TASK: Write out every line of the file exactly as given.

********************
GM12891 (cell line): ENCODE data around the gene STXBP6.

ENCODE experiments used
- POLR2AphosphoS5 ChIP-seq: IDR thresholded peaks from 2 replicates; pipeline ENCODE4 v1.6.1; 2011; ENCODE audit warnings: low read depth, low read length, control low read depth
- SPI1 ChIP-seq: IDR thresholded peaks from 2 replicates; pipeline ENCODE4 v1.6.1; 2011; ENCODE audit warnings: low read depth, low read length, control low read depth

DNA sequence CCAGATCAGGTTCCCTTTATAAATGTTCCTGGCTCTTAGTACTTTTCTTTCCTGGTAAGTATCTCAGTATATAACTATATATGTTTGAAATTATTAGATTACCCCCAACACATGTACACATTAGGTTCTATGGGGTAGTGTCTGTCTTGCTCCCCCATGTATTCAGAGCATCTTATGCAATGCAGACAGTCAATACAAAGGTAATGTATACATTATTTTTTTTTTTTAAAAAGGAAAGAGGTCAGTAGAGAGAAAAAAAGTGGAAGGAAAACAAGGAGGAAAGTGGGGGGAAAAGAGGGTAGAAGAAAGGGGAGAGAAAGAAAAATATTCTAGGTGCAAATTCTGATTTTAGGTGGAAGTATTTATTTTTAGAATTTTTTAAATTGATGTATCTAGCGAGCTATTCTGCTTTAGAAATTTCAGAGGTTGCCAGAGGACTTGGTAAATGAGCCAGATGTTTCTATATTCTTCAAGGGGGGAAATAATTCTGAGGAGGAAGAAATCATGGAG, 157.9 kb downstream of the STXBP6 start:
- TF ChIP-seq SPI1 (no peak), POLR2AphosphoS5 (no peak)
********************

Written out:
GM12891 (cell line): ENCODE data around the gene STXBP6.

ENCODE experiments used
- POLR2AphosphoS5 ChIP-seq: IDR thresholded peaks from 2 replicates; pipeline ENCODE4 v1.6.1; 2011; ENCODE audit warnings: low read depth, low read length, control low read depth
- SPI1 ChIP-seq: IDR thresholded peaks from 2 replicates; pipeline ENCODE4 v1.6.1; 2011; ENCODE audit warnings: low read depth, low read length, control low read depth

DNA sequence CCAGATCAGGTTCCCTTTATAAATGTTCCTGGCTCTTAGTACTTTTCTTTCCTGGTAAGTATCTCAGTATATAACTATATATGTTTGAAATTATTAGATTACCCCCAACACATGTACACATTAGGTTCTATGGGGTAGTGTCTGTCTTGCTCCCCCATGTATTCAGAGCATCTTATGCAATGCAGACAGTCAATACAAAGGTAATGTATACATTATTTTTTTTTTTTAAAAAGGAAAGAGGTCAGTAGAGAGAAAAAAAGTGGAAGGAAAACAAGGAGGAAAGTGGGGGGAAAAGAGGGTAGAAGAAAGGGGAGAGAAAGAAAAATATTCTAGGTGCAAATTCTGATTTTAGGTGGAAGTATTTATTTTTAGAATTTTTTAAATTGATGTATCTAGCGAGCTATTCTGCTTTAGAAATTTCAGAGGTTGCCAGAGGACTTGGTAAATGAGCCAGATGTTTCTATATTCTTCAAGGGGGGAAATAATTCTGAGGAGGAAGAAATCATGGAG, 157.9 kb downstream of the STXBP6 start:
- TF ChIP-seq SPI1 (no peak), POLR2AphosphoS5 (no peak)